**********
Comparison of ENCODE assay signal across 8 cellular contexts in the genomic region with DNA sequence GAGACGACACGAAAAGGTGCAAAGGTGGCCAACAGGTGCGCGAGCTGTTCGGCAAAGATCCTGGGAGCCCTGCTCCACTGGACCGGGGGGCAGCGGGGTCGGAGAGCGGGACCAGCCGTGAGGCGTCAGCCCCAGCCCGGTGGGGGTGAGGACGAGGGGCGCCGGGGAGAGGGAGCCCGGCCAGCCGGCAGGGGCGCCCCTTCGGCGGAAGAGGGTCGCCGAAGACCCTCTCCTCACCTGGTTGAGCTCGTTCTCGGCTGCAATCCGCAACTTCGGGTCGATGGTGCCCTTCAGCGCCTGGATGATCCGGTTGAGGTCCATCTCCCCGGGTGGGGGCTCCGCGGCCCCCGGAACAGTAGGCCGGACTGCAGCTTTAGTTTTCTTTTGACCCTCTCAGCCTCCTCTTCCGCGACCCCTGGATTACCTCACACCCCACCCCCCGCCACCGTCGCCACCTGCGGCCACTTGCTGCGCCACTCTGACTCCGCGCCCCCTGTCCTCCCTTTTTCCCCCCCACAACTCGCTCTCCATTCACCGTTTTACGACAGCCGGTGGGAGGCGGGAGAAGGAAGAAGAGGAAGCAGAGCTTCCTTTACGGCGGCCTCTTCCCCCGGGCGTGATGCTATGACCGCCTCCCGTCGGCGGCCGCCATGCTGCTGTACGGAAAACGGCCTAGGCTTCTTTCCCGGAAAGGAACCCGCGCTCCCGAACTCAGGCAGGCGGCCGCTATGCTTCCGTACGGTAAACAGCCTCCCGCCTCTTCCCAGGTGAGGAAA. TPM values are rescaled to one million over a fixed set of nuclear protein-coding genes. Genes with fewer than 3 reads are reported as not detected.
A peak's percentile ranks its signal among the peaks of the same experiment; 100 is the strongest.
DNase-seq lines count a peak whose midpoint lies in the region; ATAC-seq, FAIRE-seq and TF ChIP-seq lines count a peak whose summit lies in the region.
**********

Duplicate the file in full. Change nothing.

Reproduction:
Comparison of ENCODE assay signal across 8 cellular contexts in the genomic region with DNA sequence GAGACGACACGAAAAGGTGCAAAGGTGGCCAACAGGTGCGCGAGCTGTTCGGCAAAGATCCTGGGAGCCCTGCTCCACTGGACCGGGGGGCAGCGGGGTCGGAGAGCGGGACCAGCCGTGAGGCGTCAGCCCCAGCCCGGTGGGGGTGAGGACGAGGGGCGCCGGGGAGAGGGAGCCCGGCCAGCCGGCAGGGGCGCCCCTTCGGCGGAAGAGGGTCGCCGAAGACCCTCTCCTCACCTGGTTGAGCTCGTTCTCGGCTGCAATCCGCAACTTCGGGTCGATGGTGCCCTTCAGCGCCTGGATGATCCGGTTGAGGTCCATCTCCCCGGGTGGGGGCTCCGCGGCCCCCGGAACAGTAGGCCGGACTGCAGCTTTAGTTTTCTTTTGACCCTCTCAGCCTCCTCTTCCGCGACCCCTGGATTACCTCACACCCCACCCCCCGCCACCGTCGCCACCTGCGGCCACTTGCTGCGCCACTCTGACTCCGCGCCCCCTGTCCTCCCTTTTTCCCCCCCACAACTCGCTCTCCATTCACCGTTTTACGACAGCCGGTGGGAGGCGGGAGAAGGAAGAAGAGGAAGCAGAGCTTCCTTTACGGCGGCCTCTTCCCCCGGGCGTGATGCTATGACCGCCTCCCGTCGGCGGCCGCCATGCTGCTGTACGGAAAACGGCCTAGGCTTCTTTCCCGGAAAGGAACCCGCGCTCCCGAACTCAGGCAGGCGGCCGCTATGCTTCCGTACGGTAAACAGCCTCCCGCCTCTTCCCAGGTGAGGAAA. TPM values are rescaled to one million over a fixed set of nuclear protein-coding genes. Genes with fewer than 3 reads are reported as not detected.
A peak's percentile ranks its signal among the peaks of the same experiment; 100 is the strongest.
DNase-seq lines count a peak whose midpoint lies in the region; ATAC-seq, FAIRE-seq and TF ChIP-seq lines count a peak whose summit lies in the region.